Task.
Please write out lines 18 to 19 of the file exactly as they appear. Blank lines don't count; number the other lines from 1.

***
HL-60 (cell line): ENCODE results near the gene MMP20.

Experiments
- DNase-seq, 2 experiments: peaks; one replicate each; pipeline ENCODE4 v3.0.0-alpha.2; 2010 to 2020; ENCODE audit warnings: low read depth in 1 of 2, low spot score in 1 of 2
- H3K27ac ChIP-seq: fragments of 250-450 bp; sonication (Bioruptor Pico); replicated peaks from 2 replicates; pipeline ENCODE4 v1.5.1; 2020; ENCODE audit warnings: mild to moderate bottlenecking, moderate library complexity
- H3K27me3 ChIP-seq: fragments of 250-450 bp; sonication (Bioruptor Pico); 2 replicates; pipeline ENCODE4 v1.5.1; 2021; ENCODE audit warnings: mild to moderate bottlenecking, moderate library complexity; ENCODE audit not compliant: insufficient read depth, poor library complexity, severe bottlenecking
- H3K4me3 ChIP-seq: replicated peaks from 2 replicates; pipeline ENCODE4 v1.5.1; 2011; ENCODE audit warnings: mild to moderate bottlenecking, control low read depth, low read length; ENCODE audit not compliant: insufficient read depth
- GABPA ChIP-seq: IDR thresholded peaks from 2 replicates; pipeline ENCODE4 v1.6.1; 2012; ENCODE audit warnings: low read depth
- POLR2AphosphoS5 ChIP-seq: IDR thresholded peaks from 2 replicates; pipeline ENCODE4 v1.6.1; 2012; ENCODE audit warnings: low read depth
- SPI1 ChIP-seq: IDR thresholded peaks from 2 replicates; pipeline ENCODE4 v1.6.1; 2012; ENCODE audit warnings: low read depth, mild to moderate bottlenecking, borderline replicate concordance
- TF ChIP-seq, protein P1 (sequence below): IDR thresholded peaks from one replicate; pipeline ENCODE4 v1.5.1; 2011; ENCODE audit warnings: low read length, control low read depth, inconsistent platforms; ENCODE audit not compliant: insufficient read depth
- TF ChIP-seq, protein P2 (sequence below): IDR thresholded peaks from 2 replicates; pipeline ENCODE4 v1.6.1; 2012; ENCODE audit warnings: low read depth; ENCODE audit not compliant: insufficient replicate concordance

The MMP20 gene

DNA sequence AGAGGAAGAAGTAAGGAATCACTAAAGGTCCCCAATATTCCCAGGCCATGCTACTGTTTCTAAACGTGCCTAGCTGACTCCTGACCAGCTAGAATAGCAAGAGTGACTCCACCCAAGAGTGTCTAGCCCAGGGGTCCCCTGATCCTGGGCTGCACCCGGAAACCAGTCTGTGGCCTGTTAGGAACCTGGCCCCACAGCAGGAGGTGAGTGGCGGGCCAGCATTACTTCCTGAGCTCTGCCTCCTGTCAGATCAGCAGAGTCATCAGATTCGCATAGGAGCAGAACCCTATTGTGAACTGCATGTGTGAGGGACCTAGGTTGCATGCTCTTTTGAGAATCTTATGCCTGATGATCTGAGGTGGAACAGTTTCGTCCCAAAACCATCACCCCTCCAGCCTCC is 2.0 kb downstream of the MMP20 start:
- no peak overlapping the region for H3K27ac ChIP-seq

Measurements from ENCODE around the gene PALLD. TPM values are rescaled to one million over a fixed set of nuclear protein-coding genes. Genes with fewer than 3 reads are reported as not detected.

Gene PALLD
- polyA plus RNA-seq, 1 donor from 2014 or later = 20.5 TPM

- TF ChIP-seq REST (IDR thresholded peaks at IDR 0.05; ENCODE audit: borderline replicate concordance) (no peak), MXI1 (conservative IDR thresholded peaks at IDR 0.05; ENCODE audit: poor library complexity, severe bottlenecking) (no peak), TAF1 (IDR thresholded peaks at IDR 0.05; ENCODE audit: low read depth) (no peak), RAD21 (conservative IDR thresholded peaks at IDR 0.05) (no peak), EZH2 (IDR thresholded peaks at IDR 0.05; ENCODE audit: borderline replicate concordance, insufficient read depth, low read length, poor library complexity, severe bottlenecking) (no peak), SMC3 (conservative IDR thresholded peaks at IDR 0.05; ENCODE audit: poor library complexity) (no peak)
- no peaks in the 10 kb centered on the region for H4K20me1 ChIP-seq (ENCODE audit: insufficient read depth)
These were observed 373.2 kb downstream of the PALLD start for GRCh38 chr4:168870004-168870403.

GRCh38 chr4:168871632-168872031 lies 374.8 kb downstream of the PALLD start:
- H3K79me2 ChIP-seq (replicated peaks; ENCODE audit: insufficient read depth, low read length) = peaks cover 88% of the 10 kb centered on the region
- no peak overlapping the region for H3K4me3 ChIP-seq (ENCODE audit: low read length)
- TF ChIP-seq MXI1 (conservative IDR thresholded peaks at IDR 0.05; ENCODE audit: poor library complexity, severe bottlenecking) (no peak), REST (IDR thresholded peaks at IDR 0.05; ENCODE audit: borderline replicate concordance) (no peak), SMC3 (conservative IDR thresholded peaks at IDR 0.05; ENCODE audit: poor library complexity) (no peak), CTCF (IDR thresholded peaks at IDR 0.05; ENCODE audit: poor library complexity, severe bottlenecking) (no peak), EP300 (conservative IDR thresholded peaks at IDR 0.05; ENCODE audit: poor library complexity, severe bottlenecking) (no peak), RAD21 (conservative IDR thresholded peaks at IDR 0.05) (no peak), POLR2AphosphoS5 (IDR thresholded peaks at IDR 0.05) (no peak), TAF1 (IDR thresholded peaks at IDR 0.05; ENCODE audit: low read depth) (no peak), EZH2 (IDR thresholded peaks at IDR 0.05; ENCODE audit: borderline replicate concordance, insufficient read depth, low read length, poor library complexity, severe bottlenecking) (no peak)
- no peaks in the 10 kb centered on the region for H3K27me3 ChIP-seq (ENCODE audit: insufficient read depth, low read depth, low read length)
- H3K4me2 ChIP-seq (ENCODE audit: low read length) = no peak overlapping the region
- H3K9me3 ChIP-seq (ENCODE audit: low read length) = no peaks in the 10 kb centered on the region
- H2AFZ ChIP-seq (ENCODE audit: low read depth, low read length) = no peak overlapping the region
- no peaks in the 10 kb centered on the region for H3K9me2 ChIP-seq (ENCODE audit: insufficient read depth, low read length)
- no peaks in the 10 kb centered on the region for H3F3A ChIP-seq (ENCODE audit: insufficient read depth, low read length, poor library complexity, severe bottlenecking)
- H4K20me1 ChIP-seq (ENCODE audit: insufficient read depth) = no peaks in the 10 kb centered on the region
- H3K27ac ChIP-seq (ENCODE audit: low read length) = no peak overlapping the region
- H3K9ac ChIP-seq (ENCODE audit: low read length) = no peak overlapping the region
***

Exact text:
- TF ChIP-seq REST (IDR thresholded peaks at IDR 0.05; ENCODE audit: borderline replicate concordance) (no peak), MXI1 (conservative IDR thresholded peaks at IDR 0.05; ENCODE audit: poor library complexity, severe bottlenecking) (no peak), TAF1 (IDR thresholded peaks at IDR 0.05; ENCODE audit: low read depth) (no peak), RAD21 (conservative IDR thresholded peaks at IDR 0.05) (no peak), EZH2 (IDR thresholded peaks at IDR 0.05; ENCODE audit: borderline replicate concordance, insufficient read depth, low read length, poor library complexity, severe bottlenecking) (no peak), SMC3 (conservative IDR thresholded peaks at IDR 0.05; ENCODE audit: poor library complexity) (no peak)
- no peaks in the 10 kb centered on the region for H4K20me1 ChIP-seq (ENCODE audit: insufficient read depth)